REVIEW: Tell No Tales: Pirates of the Southern Seas
Tell No Tales: Pirates of the Southern Seas
By Sam Maggs and Kendra Wells
160 pages, Amulet Books, $12.99/$21.99
Sam Maggs has carved out a fine career writing imaginative young adult fiction and graphic novels. Here, she teams with artist Kendra Wells to tackle the two best known female pirates: Anne Bonny and Mary Read. They are sailing the high seas along with Calico Jack and having a grand old time.
There’s a four-page text section discussing the historic facts behind the pirates and its makes far more interesting reading than the simplified tale presented ahead of it.
Being a pirate wasn’t easy and it was harder for women. In both cases, Bonny and Read had to discuss themselves as men to fit in, with all the complications attendant to that. At the time, Bonny had left her husband and married Jack, only to fall for Read, thinking she was a he. After that, speculation remains whether or not there was bisexual hanky-panky going on.
Instead, we get a 16 year Bonny, plucky as all get out, who captains her own ship and goes on adventures with Jack and later meets Read. The British navy are seen as a mere impediment, a distraction from their adventuring.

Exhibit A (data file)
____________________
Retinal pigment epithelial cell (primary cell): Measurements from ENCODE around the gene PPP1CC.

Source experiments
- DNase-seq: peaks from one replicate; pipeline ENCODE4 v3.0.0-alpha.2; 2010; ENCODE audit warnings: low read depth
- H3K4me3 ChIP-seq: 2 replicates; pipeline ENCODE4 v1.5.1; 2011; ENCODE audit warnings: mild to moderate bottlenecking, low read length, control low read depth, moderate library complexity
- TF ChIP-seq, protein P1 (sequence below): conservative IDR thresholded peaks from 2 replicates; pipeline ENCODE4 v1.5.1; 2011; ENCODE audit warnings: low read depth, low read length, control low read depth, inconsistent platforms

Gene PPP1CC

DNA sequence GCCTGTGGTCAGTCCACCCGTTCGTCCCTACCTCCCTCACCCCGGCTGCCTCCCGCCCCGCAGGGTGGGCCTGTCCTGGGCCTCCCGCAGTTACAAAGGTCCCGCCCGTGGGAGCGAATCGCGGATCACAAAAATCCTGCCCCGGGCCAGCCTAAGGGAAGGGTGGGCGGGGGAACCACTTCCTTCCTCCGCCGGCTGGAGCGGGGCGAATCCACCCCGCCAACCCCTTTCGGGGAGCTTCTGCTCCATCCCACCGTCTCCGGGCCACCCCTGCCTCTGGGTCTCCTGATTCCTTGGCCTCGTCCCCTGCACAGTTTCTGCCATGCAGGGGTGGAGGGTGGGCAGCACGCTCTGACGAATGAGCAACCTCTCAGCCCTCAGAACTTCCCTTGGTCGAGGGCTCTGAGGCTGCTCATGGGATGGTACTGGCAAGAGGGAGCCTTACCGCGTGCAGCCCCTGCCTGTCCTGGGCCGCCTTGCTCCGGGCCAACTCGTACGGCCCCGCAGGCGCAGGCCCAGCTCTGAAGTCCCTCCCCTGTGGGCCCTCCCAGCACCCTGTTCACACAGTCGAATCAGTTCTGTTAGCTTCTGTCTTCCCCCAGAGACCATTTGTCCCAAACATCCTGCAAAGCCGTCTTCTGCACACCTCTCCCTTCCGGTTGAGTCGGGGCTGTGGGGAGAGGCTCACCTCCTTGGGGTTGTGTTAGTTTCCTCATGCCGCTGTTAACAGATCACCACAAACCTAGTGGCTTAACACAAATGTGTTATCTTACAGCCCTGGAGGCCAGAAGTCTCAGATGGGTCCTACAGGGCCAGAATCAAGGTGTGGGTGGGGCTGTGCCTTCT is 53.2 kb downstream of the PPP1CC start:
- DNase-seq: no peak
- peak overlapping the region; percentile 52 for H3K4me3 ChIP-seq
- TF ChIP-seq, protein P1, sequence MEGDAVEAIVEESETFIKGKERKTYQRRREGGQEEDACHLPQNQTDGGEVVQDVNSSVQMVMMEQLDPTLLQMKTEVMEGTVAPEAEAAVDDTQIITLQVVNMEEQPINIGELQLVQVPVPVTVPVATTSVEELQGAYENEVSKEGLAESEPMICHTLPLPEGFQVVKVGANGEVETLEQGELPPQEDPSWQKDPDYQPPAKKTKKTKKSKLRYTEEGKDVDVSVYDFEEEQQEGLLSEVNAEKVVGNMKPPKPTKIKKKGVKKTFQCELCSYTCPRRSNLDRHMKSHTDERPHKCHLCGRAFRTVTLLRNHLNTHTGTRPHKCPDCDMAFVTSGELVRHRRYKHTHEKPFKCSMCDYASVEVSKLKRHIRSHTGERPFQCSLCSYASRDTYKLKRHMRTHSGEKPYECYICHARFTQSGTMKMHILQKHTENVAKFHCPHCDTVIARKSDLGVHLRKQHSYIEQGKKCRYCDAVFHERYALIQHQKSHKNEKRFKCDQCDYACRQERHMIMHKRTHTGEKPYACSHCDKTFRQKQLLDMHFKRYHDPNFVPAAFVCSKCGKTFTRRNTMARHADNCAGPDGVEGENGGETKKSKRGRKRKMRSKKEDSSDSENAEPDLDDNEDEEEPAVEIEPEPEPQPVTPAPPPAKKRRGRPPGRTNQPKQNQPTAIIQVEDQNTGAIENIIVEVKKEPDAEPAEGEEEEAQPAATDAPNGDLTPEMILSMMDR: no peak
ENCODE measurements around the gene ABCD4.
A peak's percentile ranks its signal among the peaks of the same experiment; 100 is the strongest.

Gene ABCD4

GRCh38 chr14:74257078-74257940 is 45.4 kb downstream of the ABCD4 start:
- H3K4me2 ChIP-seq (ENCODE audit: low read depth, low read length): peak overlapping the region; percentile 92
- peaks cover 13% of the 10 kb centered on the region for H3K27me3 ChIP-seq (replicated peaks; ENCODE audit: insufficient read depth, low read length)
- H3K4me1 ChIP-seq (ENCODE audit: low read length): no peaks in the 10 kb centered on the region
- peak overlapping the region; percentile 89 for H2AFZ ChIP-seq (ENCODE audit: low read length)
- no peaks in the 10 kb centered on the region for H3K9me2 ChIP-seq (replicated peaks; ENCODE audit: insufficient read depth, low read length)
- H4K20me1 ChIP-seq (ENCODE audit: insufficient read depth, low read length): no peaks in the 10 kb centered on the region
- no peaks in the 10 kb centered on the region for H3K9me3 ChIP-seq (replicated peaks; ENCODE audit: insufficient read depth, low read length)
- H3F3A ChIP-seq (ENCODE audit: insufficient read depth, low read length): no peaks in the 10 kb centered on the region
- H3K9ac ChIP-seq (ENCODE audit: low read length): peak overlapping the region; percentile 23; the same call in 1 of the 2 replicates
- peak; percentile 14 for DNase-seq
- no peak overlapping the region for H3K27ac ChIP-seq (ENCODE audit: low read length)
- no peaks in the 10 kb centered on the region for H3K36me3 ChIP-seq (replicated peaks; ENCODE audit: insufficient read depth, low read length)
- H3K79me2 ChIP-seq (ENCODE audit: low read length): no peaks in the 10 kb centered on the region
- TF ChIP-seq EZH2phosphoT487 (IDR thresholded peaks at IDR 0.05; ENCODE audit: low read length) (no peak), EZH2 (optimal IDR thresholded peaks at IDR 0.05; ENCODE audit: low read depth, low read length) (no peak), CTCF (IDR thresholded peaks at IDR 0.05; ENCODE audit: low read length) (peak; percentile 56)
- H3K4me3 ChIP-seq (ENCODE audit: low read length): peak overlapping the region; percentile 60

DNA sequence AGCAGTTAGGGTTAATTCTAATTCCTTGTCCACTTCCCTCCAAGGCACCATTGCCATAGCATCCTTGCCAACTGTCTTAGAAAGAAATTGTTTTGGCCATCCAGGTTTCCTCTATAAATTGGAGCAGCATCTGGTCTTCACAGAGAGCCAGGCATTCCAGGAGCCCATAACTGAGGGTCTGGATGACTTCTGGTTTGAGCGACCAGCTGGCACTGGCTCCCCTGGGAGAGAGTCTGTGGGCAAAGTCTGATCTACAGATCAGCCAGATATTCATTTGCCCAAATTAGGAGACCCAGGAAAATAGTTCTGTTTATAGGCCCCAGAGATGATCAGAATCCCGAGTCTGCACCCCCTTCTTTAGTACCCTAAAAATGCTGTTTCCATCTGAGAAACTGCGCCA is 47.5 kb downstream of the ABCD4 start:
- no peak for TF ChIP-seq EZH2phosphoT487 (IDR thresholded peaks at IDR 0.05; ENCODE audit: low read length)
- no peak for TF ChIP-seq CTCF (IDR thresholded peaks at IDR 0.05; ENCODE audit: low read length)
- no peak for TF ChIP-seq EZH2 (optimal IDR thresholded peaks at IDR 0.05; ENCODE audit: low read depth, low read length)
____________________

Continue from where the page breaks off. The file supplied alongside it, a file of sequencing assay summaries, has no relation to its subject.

The plot has many a side trip and we get contemporary social outrage over injustices that were normal life of the day, so you’re constantly taken out of the story.
The characterizations are 21st century, dialogue complete with emojis, and everything sanitized for your reading pleasure. This commits the same sin as Cleopatra in Space does, using the names for identification but none of the actual person.
Wells’ art is also too simplified so it’s hard to tell teens from adults. There’s too much Manga to the faces and none of the grit and texture of life aboard a pirate ship. That said, the color is nice and many of the pages are well designed.
While fanciful and colorful, this is a misfire on many levels and can’t be recommended.